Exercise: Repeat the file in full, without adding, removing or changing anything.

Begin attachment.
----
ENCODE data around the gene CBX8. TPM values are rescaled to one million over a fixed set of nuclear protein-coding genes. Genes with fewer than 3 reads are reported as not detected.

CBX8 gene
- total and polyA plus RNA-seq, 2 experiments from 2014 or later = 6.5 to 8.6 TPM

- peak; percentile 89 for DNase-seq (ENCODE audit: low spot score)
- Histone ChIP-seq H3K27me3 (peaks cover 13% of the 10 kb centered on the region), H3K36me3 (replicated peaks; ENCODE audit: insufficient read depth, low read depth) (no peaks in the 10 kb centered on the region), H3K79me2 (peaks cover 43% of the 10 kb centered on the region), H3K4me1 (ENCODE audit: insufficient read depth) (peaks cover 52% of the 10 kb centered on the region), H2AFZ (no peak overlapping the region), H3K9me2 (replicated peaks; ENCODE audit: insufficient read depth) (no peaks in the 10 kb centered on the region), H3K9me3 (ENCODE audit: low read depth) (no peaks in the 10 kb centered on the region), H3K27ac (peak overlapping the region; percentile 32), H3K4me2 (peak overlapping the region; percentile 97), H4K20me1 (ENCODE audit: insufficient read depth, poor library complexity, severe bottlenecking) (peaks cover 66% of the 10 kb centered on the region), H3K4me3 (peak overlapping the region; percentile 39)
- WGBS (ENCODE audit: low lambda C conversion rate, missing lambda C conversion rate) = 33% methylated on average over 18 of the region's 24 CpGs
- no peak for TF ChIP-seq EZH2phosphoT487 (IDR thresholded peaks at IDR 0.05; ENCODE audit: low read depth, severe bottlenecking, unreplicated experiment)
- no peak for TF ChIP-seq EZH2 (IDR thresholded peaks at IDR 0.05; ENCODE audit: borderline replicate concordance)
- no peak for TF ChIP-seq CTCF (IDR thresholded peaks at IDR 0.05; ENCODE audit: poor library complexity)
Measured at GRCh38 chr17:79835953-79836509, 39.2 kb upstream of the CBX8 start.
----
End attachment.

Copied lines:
ENCODE data around the gene CBX8. TPM values are rescaled to one million over a fixed set of nuclear protein-coding genes. Genes with fewer than 3 reads are reported as not detected.

CBX8 gene
- total and polyA plus RNA-seq, 2 experiments from 2014 or later = 6.5 to 8.6 TPM

- peak; percentile 89 for DNase-seq (ENCODE audit: low spot score)
- Histone ChIP-seq H3K27me3 (peaks cover 13% of the 10 kb centered on the region), H3K36me3 (replicated peaks; ENCODE audit: insufficient read depth, low read depth) (no peaks in the 10 kb centered on the region), H3K79me2 (peaks cover 43% of the 10 kb centered on the region), H3K4me1 (ENCODE audit: insufficient read depth) (peaks cover 52% of the 10 kb centered on the region), H2AFZ (no peak overlapping the region), H3K9me2 (replicated peaks; ENCODE audit: insufficient read depth) (no peaks in the 10 kb centered on the region), H3K9me3 (ENCODE audit: low read depth) (no peaks in the 10 kb centered on the region), H3K27ac (peak overlapping the region; percentile 32), H3K4me2 (peak overlapping the region; percentile 97), H4K20me1 (ENCODE audit: insufficient read depth, poor library complexity, severe bottlenecking) (peaks cover 66% of the 10 kb centered on the region), H3K4me3 (peak overlapping the region; percentile 39)
- WGBS (ENCODE audit: low lambda C conversion rate, missing lambda C conversion rate) = 33% methylated on average over 18 of the region's 24 CpGs
- no peak for TF ChIP-seq EZH2phosphoT487 (IDR thresholded peaks at IDR 0.05; ENCODE audit: low read depth, severe bottlenecking, unreplicated experiment)
- no peak for TF ChIP-seq EZH2 (IDR thresholded peaks at IDR 0.05; ENCODE audit: borderline replicate concordance)
- no peak for TF ChIP-seq CTCF (IDR thresholded peaks at IDR 0.05; ENCODE audit: poor library complexity)
Measured at GRCh38 chr17:79835953-79836509, 39.2 kb upstream of the CBX8 start.